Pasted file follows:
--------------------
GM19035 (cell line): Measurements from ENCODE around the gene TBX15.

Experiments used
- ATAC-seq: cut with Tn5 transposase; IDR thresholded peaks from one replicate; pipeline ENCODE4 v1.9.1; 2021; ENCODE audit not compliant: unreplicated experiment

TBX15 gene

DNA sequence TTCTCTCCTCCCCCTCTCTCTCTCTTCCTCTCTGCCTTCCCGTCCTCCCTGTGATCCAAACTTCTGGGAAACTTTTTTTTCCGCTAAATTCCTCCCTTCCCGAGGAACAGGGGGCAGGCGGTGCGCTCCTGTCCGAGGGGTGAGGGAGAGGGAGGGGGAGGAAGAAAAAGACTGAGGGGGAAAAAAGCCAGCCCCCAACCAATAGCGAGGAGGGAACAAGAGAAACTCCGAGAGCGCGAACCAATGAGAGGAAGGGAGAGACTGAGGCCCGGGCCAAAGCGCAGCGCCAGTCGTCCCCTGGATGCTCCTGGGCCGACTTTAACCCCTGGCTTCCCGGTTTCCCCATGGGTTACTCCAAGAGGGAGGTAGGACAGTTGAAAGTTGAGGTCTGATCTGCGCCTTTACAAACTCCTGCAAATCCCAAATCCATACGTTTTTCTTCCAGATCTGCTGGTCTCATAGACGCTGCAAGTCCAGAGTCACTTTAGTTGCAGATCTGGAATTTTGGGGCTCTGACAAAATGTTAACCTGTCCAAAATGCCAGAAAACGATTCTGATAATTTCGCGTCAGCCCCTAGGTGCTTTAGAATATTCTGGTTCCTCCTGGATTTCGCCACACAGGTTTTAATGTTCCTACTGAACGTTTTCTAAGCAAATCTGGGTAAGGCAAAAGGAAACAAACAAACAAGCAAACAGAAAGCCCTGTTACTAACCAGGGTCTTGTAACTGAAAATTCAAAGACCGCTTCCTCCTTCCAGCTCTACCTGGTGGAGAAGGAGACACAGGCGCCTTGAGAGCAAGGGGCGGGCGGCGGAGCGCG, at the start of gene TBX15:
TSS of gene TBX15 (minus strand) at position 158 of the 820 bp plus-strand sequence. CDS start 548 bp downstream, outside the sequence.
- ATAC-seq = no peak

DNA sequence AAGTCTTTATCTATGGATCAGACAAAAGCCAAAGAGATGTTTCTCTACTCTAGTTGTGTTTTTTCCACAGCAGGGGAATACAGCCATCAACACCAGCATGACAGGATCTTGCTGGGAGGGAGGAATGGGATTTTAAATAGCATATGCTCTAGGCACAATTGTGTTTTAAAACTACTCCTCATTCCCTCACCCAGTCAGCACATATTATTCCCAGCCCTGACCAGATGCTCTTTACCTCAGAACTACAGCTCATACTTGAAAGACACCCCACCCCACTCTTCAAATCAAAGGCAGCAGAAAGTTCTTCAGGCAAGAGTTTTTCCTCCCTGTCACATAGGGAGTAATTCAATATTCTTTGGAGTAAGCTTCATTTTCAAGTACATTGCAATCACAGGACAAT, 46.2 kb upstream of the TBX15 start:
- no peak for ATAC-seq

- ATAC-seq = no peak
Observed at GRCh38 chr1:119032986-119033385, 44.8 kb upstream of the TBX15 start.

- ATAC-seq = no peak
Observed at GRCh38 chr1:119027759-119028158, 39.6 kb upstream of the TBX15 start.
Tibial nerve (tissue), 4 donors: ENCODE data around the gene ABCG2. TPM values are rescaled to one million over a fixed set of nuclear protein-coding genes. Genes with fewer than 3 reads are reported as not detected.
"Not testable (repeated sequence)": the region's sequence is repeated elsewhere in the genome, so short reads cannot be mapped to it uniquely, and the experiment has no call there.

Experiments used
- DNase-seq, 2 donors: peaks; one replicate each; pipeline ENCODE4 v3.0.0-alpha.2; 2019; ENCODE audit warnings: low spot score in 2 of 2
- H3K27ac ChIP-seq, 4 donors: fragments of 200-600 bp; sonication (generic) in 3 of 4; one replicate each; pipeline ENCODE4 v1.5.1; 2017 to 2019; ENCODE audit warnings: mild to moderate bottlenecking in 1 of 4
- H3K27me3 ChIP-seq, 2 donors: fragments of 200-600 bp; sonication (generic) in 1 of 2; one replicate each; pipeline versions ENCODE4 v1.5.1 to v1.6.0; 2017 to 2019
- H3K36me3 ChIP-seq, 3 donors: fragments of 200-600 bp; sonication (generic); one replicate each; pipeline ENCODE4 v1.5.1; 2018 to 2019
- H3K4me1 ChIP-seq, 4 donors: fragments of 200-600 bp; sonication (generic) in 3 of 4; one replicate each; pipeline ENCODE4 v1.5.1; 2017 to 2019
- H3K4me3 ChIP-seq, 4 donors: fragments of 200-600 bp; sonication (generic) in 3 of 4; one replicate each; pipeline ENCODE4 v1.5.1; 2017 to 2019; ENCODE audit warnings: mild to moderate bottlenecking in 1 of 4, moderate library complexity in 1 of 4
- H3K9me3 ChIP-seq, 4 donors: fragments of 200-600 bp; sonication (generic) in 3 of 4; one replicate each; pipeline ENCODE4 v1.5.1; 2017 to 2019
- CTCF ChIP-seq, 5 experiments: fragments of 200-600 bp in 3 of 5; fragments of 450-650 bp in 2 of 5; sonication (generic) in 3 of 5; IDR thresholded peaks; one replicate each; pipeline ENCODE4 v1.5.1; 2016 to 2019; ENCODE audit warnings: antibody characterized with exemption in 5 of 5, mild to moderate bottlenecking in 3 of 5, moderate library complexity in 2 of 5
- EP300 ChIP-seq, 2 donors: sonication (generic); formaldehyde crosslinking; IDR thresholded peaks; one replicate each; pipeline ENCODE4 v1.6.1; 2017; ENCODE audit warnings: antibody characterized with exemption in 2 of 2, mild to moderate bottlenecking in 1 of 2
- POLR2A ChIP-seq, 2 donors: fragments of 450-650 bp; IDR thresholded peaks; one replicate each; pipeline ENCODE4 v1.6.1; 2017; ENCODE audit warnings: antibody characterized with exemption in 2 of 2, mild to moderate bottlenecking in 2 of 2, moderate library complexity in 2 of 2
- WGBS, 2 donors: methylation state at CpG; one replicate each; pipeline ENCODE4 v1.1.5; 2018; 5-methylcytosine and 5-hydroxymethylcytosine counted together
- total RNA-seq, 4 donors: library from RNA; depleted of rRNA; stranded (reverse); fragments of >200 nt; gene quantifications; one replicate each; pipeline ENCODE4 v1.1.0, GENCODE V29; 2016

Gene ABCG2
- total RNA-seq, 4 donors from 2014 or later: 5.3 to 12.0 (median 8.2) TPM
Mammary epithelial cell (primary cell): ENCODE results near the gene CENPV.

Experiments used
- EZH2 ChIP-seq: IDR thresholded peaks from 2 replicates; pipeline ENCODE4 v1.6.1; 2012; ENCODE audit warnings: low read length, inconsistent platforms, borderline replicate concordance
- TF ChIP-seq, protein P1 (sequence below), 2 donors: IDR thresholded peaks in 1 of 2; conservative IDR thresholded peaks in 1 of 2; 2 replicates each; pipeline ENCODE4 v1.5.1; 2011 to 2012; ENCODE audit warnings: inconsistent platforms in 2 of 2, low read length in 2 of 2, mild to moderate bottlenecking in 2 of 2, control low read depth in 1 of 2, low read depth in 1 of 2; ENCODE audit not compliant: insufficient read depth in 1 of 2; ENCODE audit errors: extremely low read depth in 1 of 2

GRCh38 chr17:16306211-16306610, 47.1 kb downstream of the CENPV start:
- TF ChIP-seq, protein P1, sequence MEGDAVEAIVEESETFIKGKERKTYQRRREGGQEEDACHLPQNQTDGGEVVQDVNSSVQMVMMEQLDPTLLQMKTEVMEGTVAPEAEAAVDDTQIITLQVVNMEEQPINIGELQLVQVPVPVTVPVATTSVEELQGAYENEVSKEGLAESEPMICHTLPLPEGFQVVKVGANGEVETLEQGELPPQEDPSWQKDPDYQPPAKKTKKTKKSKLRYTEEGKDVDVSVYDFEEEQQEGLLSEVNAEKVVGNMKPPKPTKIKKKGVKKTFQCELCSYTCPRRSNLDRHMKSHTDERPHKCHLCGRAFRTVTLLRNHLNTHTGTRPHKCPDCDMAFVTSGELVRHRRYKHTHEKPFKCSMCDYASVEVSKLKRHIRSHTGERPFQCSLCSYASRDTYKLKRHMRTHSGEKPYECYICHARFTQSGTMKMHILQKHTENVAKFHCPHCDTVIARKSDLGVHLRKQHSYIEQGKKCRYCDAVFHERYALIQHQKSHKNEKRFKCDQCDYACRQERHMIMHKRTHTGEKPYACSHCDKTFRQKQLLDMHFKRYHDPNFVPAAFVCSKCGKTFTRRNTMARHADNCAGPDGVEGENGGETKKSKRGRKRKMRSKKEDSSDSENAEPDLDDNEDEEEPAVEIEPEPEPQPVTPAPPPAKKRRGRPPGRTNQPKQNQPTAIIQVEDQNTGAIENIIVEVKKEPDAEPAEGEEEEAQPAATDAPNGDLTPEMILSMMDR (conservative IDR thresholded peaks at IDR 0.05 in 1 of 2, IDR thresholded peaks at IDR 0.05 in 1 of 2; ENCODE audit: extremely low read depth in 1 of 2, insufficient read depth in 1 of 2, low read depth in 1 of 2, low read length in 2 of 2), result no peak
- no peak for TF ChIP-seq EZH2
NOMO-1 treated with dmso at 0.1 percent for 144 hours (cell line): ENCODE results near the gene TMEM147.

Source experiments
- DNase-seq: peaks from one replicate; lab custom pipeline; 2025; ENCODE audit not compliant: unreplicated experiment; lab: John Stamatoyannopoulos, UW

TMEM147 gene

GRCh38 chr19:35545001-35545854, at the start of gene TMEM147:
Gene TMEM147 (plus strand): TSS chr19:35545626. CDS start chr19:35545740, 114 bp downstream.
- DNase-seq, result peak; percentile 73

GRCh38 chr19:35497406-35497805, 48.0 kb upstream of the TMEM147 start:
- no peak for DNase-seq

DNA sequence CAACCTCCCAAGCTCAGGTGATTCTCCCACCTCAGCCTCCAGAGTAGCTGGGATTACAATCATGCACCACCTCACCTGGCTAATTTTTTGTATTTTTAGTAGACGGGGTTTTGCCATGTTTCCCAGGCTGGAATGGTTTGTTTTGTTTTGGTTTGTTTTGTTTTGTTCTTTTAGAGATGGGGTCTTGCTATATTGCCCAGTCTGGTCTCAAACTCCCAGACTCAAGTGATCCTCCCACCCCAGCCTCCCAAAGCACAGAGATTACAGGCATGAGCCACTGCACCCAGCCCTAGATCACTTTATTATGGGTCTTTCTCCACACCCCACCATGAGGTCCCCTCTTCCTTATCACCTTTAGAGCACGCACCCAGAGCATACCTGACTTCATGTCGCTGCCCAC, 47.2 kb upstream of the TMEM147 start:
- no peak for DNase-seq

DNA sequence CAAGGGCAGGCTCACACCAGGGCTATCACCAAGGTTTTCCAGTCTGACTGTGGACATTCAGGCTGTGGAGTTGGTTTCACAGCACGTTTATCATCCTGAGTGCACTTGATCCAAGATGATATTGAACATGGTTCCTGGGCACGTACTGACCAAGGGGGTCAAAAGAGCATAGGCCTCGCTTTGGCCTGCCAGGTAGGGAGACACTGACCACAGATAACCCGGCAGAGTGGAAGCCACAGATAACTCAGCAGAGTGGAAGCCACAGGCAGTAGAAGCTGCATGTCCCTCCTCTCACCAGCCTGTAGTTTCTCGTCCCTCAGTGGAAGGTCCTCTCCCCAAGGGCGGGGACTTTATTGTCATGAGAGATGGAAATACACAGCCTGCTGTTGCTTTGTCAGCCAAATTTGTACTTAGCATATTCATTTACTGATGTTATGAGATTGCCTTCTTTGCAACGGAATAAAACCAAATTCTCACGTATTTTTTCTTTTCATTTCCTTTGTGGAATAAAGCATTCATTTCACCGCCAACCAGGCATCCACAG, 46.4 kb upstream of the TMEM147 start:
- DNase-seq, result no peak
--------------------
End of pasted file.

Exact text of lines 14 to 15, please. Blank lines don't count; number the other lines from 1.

Tibial nerve (tissue), 4 donors: ENCODE data around the gene ABCG2. TPM values are rescaled to one million over a fixed set of nuclear protein-coding genes. Genes with fewer than 3 reads are reported as not detected.
"Not testable (repeated sequence)": the region's sequence is repeated elsewhere in the genome, so short reads cannot be mapped to it uniquely, and the experiment has no call there.